Pelikan Jazz

I bought this at Mazza Stilografiche when I visited Italy for some work last month. Considering I’d walked into the store and asked if they had any Omas left over, I guess they were pretty disappointed I only spent €15 in there…

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Nifty little thing.

The Pelikan Jazz was released just before the equally-budget Stola lines, and caters to those who like smaller and lighter pens. Both are made of metal, though the build of the Jazz is much slimmer, and therefore significantly lighter. Similarly, both are also only available in medium nibs, though the Jazz comes in quite a wide range of colours and even has some matte-finish options.

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Cartridge/converter filler: the standard build.

It’s a cartridge/converter pen as one would expect at this price point, and the nib is not removable (similar to the Stola). The barrel is only thin enough to hold one cartridge, so it doesn’t have the advantage of having a spare ready at all times. The clip is also more “boring”, bearing no resemblance to other Pelikan clips. Instead it has a hinge, and clips tightly to a shirt pocket. Overall it’s a much more understated design, and definitely looks to avoid making a statement.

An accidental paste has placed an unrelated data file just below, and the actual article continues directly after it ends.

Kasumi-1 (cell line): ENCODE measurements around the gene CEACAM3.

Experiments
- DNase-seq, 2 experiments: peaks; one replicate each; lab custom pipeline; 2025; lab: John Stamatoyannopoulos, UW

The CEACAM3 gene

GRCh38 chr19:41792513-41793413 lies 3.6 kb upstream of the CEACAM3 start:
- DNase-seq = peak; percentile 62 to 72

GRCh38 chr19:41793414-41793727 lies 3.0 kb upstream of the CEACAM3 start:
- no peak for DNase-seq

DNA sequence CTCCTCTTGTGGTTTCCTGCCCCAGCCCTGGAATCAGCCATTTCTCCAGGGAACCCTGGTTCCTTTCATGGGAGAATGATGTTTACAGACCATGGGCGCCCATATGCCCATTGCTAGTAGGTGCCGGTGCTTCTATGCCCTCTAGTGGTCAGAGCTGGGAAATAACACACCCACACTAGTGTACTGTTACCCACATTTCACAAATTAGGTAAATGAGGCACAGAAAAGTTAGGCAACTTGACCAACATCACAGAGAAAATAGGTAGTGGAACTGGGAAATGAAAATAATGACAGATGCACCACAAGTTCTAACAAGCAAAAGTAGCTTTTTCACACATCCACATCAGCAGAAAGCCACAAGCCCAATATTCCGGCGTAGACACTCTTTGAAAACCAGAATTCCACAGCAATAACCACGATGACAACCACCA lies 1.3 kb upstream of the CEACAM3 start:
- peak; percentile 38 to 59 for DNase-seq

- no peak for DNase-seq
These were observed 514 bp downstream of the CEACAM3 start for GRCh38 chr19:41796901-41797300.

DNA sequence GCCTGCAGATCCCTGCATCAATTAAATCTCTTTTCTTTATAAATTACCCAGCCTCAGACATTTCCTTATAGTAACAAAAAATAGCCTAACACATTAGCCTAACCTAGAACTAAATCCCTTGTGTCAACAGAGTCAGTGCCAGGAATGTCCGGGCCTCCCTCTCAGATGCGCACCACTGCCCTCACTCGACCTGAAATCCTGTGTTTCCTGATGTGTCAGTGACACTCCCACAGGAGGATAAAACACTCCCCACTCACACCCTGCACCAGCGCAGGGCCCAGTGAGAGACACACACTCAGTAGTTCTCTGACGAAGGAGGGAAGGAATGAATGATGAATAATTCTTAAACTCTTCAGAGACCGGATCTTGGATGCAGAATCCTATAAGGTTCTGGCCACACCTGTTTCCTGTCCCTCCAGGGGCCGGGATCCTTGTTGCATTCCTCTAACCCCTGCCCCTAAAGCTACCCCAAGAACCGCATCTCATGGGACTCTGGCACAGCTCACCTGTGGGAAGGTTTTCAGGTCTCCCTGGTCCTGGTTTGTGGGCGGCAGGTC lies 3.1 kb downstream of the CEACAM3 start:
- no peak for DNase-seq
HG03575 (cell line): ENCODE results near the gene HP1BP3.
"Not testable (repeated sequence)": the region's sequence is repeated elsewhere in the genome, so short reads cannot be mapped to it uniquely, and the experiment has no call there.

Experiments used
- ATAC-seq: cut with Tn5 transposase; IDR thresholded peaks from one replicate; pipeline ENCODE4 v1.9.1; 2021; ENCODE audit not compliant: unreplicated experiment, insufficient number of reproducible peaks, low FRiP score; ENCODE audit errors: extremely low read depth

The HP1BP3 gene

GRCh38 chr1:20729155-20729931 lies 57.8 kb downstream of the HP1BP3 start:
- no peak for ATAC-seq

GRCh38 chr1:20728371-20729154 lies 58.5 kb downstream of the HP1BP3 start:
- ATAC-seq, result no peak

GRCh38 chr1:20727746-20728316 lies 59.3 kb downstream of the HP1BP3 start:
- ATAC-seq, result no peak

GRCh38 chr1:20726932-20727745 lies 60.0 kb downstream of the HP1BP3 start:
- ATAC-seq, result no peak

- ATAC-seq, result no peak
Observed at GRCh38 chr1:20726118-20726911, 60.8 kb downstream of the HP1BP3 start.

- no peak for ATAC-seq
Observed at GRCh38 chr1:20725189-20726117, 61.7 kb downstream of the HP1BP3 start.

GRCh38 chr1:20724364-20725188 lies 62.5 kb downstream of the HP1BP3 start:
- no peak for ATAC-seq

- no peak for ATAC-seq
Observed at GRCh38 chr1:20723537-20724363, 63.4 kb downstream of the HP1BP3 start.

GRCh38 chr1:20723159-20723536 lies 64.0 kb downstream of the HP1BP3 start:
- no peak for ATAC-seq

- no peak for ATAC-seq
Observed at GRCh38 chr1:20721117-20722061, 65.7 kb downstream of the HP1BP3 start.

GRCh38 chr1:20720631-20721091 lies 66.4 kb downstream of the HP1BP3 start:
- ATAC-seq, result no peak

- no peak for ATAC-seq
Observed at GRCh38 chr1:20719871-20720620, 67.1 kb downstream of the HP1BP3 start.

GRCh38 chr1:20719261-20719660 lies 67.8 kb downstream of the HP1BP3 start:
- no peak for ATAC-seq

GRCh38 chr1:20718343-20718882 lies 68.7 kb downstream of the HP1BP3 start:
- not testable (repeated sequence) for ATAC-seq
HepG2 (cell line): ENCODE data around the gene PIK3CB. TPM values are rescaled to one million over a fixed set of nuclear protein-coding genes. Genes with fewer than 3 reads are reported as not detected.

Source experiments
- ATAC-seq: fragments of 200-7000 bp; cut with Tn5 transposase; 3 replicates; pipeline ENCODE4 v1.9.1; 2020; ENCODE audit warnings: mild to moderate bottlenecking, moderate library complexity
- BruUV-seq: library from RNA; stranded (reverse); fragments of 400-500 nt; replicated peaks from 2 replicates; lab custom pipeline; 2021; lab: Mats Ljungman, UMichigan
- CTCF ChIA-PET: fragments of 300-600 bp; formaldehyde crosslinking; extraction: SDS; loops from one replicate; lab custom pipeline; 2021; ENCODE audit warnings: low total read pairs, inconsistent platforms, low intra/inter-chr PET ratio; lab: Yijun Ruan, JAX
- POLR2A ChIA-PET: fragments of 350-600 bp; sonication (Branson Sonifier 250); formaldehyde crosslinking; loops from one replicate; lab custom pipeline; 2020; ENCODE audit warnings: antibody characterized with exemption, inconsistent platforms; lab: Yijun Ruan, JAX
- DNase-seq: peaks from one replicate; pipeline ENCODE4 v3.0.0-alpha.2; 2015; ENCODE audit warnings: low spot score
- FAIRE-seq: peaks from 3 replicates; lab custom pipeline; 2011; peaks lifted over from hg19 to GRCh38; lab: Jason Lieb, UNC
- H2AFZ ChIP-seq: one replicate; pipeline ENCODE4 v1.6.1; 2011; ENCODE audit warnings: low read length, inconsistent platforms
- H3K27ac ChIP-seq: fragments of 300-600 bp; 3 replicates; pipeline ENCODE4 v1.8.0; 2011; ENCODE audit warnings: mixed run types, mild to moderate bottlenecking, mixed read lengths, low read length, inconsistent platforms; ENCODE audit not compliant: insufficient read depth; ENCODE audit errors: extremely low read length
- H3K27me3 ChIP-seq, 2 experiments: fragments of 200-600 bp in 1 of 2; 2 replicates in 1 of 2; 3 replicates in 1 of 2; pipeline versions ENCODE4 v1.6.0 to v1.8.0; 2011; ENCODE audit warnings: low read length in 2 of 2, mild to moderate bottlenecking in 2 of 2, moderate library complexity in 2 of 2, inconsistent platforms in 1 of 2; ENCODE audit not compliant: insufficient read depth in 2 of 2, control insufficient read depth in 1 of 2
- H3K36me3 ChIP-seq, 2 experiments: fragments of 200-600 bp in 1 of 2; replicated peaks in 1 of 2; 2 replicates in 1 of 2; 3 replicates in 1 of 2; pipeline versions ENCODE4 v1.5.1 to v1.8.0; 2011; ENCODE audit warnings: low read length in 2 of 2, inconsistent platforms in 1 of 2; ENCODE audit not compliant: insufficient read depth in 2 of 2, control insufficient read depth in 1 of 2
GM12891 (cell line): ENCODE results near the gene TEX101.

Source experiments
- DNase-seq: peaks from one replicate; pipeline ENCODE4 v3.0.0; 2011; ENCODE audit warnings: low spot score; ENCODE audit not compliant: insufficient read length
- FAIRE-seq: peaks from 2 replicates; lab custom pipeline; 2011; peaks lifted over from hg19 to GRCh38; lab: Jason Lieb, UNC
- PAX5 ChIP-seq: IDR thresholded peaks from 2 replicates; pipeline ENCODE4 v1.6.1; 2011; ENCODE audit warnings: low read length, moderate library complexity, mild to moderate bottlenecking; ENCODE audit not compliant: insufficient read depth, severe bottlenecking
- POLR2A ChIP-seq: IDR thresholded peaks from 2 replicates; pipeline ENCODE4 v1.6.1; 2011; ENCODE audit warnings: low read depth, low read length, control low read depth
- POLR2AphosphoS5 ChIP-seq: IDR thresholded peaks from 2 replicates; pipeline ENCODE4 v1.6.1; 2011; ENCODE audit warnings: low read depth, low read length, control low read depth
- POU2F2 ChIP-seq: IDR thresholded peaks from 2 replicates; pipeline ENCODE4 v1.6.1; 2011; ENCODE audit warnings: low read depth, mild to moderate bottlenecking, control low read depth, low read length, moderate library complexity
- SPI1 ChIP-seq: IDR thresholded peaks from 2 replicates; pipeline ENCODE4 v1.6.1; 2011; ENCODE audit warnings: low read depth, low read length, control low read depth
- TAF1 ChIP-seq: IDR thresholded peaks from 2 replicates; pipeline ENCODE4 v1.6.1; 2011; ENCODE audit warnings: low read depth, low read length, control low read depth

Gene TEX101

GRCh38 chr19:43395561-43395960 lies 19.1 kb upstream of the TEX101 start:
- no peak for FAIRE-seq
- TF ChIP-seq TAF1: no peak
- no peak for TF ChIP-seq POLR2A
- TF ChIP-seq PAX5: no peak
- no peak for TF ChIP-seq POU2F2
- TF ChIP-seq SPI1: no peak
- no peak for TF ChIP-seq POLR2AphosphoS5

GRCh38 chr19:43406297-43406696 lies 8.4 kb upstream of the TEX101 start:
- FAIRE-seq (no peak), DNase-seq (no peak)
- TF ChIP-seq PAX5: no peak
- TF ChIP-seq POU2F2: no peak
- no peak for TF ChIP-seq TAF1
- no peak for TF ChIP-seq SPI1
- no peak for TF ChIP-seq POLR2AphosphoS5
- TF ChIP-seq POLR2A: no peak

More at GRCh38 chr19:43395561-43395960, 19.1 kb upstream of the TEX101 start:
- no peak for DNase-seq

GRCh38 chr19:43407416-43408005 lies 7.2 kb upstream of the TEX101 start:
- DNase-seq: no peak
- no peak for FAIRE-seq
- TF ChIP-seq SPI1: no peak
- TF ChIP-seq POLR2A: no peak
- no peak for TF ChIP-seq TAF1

The nib itself is a simple affair: it’s very plain and only has the Pelikan logo on it, without even a nib width indication. It’s a stainless steel nib, and writes a dependable medium.

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The plainest Pelikan nib I’ve ever seen.

But of course I didn’t buy the pen just to use as a medium: I’ve turned my Stola into a cursive italic (see below), and so I had to muck around with this nib as well.

I wanted to see just how fine I could go before the limiting factor became the width of the ink slit. And so I imitated Sailor’s saibi-togi nib, using the actual one as a model, and bottomed out at 0.05mm:

A fuller writing sample at normal sizes can be found below. It’s a very scratchy nib, due to its size, and I’m very pleased.

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An incredibly fine line.

It’s not very practical as it is, but then this pen was always intended to be a little bit of a guinea pig. I use my Souverän pens far more, but would heartily recommend the Jazz as a pen to chuck in a pencil case or purse to have around when you need!

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